Phillip Murphy, one of the Wetherby Whaler founders said that ‘The famous fish and chip restaurant in Guiseley is the spiritual home of fish and chips in England. It would be a national scandal if it were to close at this time of economic uncertainly.’

3. Just How Fabulous Harry’s Fish Is

The restaurant chain is proud to announce that it can trace the path of its fish from the sea to customer’s plates. Before Harry Ramsden’s golden-battered cod and haddock appear on our plates, they are caught in the North East Atlantic where stocks are in larger abundance, making the fishing process more sustainable. The world-famous fish are caught in the Barents and Norwegian Seas and as soon as they are on-board the boat, they are instantly cut and frozen below -18̊C - the whole process takes place at sea.

The fish remains at this temperature permanently, as they are transported to cold storage on land and until they reach the kitchens. Again, with sustainability in mind, once in the kitchens, the skilled filleting team cut the fish to size, making sure nothing goes to waste.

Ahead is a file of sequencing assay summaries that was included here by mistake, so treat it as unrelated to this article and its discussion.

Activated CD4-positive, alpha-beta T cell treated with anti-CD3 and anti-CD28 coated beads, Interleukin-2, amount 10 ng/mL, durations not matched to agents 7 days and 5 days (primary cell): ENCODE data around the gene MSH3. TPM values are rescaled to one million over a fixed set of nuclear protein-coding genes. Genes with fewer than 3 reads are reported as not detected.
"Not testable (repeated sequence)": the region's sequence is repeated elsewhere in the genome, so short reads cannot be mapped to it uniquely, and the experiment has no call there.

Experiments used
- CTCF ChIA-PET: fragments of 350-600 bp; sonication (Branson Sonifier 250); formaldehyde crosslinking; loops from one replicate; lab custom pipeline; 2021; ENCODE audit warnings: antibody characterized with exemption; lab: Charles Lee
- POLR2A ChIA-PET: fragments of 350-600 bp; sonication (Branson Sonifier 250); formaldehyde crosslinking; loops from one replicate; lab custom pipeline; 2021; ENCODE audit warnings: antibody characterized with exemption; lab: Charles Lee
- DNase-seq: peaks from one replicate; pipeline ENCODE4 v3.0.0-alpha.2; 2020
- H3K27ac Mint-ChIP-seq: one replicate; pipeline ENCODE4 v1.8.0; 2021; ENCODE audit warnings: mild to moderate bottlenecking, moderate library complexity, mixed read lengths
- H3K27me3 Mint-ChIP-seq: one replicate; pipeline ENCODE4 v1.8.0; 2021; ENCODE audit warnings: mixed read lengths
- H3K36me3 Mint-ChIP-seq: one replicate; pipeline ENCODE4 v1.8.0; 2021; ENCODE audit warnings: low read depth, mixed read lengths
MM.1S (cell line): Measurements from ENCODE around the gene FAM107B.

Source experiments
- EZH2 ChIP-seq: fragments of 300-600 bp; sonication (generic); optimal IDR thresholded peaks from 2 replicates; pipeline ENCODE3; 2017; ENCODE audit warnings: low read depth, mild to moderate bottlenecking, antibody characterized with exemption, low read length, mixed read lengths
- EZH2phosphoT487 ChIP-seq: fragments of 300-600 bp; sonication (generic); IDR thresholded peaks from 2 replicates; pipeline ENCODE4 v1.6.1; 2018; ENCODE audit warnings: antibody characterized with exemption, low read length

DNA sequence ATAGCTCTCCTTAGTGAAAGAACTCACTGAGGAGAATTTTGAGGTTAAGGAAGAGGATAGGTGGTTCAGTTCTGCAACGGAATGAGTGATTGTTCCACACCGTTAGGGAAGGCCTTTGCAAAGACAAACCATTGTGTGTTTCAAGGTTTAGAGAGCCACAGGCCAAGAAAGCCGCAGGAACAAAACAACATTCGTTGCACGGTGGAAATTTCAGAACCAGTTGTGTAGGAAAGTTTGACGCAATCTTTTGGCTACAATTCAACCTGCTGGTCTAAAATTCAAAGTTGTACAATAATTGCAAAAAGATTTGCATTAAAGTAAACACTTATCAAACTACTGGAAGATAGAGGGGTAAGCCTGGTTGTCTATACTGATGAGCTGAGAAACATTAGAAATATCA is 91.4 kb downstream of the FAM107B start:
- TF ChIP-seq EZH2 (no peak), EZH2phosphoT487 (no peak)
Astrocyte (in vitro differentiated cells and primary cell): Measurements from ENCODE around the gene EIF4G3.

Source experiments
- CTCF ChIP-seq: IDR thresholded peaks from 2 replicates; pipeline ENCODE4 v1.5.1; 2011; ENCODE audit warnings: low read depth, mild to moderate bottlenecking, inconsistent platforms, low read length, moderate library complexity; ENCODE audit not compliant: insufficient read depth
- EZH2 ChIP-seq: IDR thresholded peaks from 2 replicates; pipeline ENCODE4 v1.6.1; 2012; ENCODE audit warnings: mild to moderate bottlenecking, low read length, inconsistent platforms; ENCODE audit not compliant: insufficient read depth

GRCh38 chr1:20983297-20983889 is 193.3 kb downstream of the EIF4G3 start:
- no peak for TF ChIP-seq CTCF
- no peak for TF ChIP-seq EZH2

4. Chips Are Just as Good Too!

The double-cooked chips are made from potatoes that come direct from British potato farmers. The chain supports numerous British farmers who specialise in different varieties of potato. This is because it strives to ensure that only the most ‘in season’ potato is used year-round.

5. So Much More Than Just a Fish and Chip Shop

The Harry Ramsden’s in Eastbourne has launched a series of live music events known as ‘Sounds by the Seaside’. It is in aid of the nominated local charity, Epilepsy Lifestyle. The event runs every Saturday from 6:30 to 8:15 pm and is free to attend. Diners will be offered the opportunity to make donations to the charity throughout the evening. This is not the restaurant’s only fundraising activity, as 1p from every transaction between August and December last year were donated to the charity.

For more details about the franchise costs and fees see the Point Franchise website.